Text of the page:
Love In Action
When I walked into Trinity Presbyterian Church on the first day
of tutoring with Love in Action, there was a crowd of children
playing rambunctiously. They were of all running about,
giggling, squealing, tickling one another, and braiding each
other’s hair. A group of elementary aged girls were in the corner
dancing to their favorite pop songs, while a group of boys
were chasing each other. I was a bit nervous being surrounded
by so much energy at 10am on a Saturday morning.
The leaders of LIA led me over to one of the oldest girls in the
bunch, Dorbor, and said that the two of us would be working
together. They thought it would be rewarding and sentimental to
have us paired together for four years until we both graduated.
I was surprised by how quickly Dorbor warmed up to me.
She excitedly led me to her workspace and we immediately
jumped into her math and English homework. I remember
asking her what she wanted to be when she grew up and
she said, “I want to go to Duke to study biology.”
I was surprised by how clear her vision for the future was. When
I first heard about LIA, I was told that most of the students came
from the homes of Liberian refugees who were not used to the
American school system and needed extra help with their school
work. This was also true for Dorbor, but she was incredibly
focused on achieving her goal in a way I had not expected.
As the weeks passed, I realized that this desire for success actually
came from her parents’ heritage as refugees. Her mother had
invested time, money, and energy into her daughter’s education,
because she had never had that. I realized that tutoring Dorbor
was part of a plan that had already been set in motion.
Pieces began falling into place. Her grades in math steadily
increased. Her writing skills flourished as she sent me papers
to look over during the week. But even more surprising
was how my relationship with Dorbor developed.
Now, each week when she sees me, she hugs me. She is
happy to see me, and I am just as excited to work with her.
It is not that tenth grade math is riveting or that revisiting
topics such as allegories, rhyme, and onomatopoeia are
particularly enlightening, but that I have noticed I am actually
making a difference in her life, and she is changing my life.
Through LIA I found a friend. We are from very different
backgrounds. I am a country girl from a rural public school
in Central Pennsylvania who is studying at an Ivy League
University, and she is an inner city high school student
and a child of Liberian refugees. Yet, despite all odds, God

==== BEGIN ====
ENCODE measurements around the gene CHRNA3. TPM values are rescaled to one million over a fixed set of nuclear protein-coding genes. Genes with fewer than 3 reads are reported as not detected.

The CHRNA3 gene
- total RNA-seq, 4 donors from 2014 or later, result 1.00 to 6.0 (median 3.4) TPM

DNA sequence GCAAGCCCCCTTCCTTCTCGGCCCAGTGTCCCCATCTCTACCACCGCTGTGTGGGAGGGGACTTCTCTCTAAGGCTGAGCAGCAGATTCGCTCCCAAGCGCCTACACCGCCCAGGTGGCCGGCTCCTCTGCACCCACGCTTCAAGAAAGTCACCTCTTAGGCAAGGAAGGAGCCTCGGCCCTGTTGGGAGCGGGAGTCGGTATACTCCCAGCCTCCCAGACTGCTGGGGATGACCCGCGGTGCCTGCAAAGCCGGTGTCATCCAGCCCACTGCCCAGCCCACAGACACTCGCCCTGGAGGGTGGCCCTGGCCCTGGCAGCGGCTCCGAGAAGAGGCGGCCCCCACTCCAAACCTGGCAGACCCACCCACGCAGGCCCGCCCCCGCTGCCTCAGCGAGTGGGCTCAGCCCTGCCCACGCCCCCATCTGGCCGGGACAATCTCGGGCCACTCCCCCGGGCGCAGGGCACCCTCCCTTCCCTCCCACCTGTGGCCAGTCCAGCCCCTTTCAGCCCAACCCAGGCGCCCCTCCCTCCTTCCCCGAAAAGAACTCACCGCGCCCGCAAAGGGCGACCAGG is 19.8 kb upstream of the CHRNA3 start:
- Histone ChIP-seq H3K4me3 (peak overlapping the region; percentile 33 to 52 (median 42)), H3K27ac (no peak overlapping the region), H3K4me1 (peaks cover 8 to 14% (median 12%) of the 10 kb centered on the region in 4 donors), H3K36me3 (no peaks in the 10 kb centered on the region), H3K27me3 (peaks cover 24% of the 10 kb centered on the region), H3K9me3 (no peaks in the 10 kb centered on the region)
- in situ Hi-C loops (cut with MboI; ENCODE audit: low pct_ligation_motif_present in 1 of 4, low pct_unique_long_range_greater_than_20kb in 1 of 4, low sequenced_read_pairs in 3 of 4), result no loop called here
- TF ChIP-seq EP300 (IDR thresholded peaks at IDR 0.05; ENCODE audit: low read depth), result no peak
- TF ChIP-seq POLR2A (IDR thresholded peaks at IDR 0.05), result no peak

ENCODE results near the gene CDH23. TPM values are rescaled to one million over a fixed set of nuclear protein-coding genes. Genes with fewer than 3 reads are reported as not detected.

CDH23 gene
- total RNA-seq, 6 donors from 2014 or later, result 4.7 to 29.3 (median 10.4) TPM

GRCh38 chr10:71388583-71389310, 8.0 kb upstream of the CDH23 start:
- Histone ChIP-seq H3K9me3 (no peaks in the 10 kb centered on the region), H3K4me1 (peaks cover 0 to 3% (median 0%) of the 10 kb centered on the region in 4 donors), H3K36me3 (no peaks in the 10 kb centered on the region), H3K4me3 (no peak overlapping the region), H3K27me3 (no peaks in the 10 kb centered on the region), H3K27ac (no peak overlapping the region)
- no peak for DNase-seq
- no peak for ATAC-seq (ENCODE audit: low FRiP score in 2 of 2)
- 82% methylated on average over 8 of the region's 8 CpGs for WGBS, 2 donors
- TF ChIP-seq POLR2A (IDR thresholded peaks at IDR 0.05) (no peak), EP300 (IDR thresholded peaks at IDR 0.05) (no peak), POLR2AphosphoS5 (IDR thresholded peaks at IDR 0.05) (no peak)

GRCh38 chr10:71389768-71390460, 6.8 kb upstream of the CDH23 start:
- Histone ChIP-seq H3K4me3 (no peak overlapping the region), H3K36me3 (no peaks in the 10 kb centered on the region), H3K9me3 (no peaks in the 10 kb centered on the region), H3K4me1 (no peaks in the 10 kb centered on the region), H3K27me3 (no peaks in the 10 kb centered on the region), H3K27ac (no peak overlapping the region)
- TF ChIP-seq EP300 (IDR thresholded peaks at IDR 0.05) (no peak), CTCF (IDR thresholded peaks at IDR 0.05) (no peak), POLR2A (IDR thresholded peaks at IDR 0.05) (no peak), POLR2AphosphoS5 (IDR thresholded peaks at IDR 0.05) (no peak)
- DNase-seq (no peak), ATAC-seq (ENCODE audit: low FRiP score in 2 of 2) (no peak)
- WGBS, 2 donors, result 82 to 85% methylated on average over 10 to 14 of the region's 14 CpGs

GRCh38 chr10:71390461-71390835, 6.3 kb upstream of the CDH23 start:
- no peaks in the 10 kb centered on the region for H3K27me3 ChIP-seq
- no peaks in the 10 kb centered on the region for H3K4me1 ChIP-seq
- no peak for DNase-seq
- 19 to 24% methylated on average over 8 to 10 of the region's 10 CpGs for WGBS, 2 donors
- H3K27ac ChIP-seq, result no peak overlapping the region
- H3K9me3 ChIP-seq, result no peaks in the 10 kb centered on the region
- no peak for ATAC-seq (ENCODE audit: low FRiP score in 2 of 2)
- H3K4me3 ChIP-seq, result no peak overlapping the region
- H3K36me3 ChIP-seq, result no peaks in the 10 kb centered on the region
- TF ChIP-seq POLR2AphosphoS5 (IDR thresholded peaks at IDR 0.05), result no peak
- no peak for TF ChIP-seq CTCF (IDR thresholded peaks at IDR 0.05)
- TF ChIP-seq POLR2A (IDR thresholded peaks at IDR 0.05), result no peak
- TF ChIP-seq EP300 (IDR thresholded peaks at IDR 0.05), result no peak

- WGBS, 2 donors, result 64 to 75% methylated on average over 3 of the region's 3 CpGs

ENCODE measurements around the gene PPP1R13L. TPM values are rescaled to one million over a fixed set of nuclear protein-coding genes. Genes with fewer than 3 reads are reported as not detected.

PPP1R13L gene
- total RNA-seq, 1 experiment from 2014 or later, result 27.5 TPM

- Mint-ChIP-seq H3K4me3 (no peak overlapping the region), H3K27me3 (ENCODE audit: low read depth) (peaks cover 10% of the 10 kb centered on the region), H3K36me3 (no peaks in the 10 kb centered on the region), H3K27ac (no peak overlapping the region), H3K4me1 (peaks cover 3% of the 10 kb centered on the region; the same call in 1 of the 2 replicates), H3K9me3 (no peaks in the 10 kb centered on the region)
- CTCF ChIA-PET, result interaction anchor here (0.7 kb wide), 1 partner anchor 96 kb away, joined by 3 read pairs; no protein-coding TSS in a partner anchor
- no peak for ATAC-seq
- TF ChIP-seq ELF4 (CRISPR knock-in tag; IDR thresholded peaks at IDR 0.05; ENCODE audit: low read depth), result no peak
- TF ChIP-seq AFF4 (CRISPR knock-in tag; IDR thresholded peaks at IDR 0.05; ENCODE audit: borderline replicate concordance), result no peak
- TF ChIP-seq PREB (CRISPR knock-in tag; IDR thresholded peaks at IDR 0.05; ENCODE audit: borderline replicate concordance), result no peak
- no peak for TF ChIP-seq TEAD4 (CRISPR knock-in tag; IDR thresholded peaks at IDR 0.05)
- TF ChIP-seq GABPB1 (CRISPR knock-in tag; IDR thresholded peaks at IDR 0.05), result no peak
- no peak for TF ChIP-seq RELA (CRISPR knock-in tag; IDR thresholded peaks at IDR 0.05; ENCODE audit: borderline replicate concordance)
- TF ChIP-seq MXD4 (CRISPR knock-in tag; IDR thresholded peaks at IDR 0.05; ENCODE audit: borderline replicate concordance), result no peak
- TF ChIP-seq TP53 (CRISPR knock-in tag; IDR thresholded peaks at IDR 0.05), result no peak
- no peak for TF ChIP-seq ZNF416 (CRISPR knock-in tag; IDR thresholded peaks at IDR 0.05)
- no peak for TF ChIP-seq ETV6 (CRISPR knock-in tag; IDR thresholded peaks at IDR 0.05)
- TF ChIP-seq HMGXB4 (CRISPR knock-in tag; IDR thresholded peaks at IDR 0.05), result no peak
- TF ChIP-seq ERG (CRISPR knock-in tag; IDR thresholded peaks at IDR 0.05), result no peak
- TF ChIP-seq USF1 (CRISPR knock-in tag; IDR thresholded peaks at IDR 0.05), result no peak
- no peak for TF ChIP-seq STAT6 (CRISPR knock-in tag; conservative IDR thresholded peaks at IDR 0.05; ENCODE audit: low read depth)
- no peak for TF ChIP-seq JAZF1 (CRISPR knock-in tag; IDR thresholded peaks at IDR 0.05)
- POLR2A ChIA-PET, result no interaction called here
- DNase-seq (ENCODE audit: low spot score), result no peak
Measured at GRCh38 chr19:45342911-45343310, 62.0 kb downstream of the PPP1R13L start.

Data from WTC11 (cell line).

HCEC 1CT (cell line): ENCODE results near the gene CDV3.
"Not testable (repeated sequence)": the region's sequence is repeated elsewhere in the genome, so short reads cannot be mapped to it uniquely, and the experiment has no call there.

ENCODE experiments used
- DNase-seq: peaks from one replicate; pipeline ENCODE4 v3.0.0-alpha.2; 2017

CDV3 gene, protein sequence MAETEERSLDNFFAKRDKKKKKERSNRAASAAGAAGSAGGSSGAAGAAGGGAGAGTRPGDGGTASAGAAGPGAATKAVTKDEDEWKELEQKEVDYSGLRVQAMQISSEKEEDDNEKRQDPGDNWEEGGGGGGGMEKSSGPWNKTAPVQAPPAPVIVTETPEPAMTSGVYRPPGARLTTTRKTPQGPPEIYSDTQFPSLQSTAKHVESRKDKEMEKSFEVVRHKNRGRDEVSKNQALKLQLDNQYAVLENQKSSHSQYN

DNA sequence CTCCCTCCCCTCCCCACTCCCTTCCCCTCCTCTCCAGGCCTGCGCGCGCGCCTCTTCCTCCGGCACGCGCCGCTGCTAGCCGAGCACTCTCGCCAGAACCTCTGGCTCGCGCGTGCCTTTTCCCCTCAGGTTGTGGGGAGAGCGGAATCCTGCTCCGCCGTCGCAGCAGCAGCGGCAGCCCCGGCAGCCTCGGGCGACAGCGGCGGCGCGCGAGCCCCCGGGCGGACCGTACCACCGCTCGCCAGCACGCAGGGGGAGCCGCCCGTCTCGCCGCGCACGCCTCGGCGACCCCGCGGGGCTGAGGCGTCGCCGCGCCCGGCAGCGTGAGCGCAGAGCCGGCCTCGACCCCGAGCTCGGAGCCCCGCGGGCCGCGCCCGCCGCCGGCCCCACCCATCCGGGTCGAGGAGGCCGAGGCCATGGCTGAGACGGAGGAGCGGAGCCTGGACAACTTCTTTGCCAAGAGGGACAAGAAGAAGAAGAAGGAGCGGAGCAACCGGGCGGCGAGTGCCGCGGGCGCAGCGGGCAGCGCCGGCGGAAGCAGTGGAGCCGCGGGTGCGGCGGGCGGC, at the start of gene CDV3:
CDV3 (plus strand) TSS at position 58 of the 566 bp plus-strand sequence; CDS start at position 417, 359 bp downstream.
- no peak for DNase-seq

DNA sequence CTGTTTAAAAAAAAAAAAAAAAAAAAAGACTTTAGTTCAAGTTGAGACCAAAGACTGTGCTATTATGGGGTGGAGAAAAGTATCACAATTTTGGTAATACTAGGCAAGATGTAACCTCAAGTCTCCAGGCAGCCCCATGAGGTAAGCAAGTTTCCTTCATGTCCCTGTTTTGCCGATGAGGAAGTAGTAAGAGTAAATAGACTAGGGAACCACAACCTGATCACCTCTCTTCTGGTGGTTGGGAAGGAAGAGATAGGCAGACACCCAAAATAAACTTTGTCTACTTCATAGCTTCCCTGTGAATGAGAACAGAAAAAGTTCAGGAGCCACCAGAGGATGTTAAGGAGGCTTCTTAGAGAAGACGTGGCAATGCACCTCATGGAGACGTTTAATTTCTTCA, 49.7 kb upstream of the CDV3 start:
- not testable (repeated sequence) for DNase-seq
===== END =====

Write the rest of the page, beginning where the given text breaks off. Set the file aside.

found a way in His divine providence to connect us.
I have no right to keep my time to myself
as it was never wholly mine, but God’s.
Although I had joined LIA from a somewhat selfish standpoint
of wanting to feel good by doing good, God had transformed
that desire into a passion for tutoring. Almost unbeknownst
to me, He had changed my heart to make me want to serve
Him by serving Dorbor. In Matthew 5:16, Christ calls us to “let
your light shine before others, so that they may see your good
works and give glory to your Father who is in heaven.”
I had always heard Matthew 5:16 and wondered what exactly my
light is. But, from working with LIA and specifically with Dorbor,
I have realized that my light is my passion for serving the Lord.
This is a passion that the Lord gives to me and that I use in order
to give back to Him. God gave me the opportunity to work with
Dorbor, he uses her cheerful, encouraging spirit to build me up
just as He uses my education and desire to help to build her up.
Hebrews 13:16 says, “Do not neglect to do good and to share what
you have, for such sacrifices are pleasing to God.” This verse points
the focus back to God from whom all good things come. I have no
right to keep my time to myself as it was never wholly mine, but
God’s. In fact, the sacrifices we make, as mentioned in Hebrews 13,
are really just returning to God what belongs to Him. His rewards
for our sacrifices are even greater than the time, money, and energy
we give up. I have come to realize that the time God has given me
at Brown is a gift and that through this gift I must share with others,
and LIA has become an extremely rewarding way of doing just that.
Alana Felton is a sophomore concentrating in Slavic Studies.